NAIROBI, June 25 (Reuters) - Kenya’s central bank held its fire on interest rates for the second time in two months on Thursday, saying the easing measures it had adopted since the onset of the coronavirus crisis in March were working.
Policymakers, who lowered the key rate by a hefty total of 125 basis points in March and April after Kenya’s first case of the COVID-19 disease was confirmed, left it unchanged at 7.0%.
“The committee noted that the package of policy measures adopted since March were having the intended effect on the economy, and will be augmented by the announced fiscal measures,” the Monetary Policy Committee (MPC) said in a statement.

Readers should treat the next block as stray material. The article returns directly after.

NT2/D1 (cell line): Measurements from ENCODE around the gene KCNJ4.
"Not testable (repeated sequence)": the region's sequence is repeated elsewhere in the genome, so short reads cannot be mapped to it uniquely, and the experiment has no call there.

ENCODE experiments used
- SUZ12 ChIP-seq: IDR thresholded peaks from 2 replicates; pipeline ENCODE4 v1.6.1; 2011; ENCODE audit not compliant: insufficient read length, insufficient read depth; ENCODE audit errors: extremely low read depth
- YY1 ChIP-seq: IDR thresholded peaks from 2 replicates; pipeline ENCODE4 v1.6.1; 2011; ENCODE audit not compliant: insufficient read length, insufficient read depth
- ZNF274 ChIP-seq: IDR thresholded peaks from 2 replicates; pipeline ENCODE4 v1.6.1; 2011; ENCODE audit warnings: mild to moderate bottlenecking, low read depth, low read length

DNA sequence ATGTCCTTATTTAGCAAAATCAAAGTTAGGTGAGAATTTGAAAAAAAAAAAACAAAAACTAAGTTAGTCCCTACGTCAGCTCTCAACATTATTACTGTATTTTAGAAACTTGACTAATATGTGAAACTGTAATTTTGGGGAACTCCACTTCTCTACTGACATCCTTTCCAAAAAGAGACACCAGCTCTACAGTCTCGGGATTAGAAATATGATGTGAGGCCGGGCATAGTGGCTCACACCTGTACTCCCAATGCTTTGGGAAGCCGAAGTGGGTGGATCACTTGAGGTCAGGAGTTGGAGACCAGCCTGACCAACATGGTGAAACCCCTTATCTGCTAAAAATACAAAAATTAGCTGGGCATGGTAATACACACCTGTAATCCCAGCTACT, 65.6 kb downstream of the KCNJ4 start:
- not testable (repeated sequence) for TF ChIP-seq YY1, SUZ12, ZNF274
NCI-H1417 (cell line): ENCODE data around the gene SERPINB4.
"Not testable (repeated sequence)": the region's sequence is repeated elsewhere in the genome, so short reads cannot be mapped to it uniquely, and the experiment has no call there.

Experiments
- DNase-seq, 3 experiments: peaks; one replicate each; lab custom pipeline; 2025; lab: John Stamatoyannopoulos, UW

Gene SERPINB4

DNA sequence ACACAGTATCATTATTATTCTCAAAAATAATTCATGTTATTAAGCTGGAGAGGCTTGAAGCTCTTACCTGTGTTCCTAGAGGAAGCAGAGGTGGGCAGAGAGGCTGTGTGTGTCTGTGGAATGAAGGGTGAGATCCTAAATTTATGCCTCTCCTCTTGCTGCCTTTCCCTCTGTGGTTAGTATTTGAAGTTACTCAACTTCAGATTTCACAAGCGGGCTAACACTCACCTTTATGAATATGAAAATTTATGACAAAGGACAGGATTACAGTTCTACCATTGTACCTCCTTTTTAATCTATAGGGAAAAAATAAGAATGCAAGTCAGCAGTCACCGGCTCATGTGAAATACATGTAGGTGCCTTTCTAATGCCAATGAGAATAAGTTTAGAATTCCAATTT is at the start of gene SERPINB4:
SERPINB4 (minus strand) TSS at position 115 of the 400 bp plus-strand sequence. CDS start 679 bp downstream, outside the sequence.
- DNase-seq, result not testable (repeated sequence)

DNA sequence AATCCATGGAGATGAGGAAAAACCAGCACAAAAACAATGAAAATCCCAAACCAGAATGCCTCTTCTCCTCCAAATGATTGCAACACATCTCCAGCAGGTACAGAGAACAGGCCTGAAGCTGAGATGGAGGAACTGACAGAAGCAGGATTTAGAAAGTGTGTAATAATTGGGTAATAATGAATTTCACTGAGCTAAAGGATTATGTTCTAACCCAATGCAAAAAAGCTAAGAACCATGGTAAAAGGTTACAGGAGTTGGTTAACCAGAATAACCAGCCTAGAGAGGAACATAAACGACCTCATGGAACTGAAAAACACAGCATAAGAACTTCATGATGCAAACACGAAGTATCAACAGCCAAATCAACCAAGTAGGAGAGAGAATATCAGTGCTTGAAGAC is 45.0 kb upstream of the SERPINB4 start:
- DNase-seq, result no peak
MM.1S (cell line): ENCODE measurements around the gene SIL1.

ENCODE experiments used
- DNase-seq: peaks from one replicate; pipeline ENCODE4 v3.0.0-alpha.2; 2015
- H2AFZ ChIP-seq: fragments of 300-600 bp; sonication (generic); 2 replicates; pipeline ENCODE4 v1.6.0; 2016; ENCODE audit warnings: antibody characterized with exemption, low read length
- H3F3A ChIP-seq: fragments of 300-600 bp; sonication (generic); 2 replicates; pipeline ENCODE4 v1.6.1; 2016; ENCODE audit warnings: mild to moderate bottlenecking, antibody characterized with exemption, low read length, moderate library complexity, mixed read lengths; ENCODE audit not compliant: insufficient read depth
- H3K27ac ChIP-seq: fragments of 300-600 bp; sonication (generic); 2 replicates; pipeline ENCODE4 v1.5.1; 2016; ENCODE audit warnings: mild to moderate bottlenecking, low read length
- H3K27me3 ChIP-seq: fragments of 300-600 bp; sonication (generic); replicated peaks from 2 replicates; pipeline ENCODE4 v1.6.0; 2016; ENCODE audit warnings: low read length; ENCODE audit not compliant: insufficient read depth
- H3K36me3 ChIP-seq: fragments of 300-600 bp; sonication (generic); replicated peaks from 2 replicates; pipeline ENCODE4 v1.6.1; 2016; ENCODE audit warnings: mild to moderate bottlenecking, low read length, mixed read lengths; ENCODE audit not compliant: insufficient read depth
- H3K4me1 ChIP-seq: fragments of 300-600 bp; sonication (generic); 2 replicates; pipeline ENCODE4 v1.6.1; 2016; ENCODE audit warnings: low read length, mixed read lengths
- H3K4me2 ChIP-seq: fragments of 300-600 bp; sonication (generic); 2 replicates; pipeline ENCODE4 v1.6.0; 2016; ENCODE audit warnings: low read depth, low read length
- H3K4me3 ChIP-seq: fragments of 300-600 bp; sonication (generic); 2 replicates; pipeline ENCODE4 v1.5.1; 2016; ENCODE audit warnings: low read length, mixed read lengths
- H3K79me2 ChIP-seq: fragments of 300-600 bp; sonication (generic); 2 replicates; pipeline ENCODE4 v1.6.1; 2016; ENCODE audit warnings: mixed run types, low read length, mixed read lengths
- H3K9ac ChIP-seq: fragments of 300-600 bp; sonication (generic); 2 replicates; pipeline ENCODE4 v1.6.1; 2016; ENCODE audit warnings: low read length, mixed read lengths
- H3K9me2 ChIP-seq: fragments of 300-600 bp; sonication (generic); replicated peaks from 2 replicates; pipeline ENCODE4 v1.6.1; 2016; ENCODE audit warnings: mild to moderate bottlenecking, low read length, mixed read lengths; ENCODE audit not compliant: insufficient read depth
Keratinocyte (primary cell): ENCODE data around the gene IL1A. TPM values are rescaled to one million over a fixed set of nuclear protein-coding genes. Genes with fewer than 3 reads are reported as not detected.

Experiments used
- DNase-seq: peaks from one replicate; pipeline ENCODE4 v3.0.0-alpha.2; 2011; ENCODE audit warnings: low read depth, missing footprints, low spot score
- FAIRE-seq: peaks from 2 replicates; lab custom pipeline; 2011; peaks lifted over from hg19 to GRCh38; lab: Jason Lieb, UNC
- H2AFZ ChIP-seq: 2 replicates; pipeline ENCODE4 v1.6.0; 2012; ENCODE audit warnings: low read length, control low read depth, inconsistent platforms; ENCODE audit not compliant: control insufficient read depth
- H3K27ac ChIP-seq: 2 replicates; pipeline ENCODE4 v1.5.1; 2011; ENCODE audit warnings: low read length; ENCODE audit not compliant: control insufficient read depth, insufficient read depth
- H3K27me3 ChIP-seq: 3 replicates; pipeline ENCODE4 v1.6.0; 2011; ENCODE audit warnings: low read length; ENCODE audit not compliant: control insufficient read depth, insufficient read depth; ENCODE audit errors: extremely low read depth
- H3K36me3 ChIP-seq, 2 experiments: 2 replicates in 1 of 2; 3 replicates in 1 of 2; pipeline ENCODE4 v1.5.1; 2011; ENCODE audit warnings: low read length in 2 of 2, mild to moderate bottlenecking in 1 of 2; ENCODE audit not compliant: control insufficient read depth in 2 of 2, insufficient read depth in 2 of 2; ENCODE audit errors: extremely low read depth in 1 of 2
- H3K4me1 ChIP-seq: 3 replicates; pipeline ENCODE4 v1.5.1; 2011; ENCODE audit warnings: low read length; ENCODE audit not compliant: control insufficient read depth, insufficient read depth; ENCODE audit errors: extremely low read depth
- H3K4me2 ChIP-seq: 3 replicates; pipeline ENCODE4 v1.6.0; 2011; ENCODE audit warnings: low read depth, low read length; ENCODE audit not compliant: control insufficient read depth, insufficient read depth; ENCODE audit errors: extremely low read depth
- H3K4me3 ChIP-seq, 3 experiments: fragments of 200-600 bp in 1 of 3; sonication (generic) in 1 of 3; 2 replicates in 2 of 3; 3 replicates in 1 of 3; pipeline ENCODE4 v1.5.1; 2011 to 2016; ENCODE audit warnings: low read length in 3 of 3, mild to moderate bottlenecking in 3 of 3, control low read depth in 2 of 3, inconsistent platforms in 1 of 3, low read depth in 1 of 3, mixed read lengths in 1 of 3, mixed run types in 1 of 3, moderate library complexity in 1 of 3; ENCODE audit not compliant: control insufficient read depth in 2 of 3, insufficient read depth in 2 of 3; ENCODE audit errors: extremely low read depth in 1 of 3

During his budget presentation on June 11, Finance Minister Ukur Yatani unveiled a stimulus package worth just over 50 billion shillings ($469.70 million), targeted at key sectors like tourism.
Like other nations across the world, the East African economy has taken a severe battering from the COVID-19 pandemic.
Commercial banks have restructured loans worth 679.6 billion shillings, nearly a quarter of the industry total, the committee said, underlining the extent of the damage to the economy.
But there were glimmers of good news, the committee said, with private sector credit growth at 8.1% in the year to May, close to its ideal growth rate of 12-15%.
Farm exports like tea and horticulture also started to rebound in May and June.
Inflation and the current account balance were expected to be stable, the MPC said, adding that the central bank held adequate foreign exchange reserves, 5.53 months worth of import cover, thus cushioning the shilling. ($1 = 106.4500 Kenyan shillings) (Reporting by Duncan Miriri; Editing by Nixk Macfie)